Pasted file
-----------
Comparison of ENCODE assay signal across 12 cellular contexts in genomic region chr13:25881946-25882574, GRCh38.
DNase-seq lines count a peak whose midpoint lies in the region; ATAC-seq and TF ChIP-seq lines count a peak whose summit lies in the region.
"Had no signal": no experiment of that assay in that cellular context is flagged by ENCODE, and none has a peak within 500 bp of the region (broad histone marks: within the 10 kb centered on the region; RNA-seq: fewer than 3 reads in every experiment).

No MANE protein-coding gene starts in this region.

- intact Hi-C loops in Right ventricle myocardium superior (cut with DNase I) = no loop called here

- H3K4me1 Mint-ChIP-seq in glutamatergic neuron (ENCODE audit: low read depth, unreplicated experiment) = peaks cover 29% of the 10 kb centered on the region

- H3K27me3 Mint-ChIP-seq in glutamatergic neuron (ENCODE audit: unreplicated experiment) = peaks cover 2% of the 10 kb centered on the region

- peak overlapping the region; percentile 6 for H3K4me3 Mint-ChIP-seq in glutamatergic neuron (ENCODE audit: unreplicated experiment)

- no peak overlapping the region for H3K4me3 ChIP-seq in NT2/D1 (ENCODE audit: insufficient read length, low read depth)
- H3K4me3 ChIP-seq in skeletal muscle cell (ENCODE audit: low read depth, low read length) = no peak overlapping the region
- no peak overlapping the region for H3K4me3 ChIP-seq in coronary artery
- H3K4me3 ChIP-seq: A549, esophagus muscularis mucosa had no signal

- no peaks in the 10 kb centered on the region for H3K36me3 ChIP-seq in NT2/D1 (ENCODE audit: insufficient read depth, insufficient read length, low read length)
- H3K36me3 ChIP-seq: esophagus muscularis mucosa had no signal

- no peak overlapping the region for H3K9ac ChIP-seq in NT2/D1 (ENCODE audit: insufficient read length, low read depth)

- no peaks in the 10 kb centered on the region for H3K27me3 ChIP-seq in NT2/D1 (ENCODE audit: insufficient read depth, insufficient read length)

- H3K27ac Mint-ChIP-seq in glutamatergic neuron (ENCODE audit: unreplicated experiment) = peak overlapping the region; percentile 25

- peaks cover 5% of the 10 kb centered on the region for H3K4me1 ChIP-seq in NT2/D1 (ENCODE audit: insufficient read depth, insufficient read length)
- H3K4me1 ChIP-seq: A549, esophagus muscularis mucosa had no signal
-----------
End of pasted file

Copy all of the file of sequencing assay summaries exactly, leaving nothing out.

Comparison of ENCODE assay signal across 12 cellular contexts in genomic region chr13:25881946-25882574, GRCh38.
DNase-seq lines count a peak whose midpoint lies in the region; ATAC-seq and TF ChIP-seq lines count a peak whose summit lies in the region.
"Had no signal": no experiment of that assay in that cellular context is flagged by ENCODE, and none has a peak within 500 bp of the region (broad histone marks: within the 10 kb centered on the region; RNA-seq: fewer than 3 reads in every experiment).

No MANE protein-coding gene starts in this region.

- intact Hi-C loops in Right ventricle myocardium superior (cut with DNase I) = no loop called here

- H3K4me1 Mint-ChIP-seq in glutamatergic neuron (ENCODE audit: low read depth, unreplicated experiment) = peaks cover 29% of the 10 kb centered on the region

- H3K27me3 Mint-ChIP-seq in glutamatergic neuron (ENCODE audit: unreplicated experiment) = peaks cover 2% of the 10 kb centered on the region

- peak overlapping the region; percentile 6 for H3K4me3 Mint-ChIP-seq in glutamatergic neuron (ENCODE audit: unreplicated experiment)

- no peak overlapping the region for H3K4me3 ChIP-seq in NT2/D1 (ENCODE audit: insufficient read length, low read depth)
- H3K4me3 ChIP-seq in skeletal muscle cell (ENCODE audit: low read depth, low read length) = no peak overlapping the region
- no peak overlapping the region for H3K4me3 ChIP-seq in coronary artery
- H3K4me3 ChIP-seq: A549, esophagus muscularis mucosa had no signal

- no peaks in the 10 kb centered on the region for H3K36me3 ChIP-seq in NT2/D1 (ENCODE audit: insufficient read depth, insufficient read length, low read length)
- H3K36me3 ChIP-seq: esophagus muscularis mucosa had no signal

- no peak overlapping the region for H3K9ac ChIP-seq in NT2/D1 (ENCODE audit: insufficient read length, low read depth)

- no peaks in the 10 kb centered on the region for H3K27me3 ChIP-seq in NT2/D1 (ENCODE audit: insufficient read depth, insufficient read length)

- H3K27ac Mint-ChIP-seq in glutamatergic neuron (ENCODE audit: unreplicated experiment) = peak overlapping the region; percentile 25

- peaks cover 5% of the 10 kb centered on the region for H3K4me1 ChIP-seq in NT2/D1 (ENCODE audit: insufficient read depth, insufficient read length)
- H3K4me1 ChIP-seq: A549, esophagus muscularis mucosa had no signal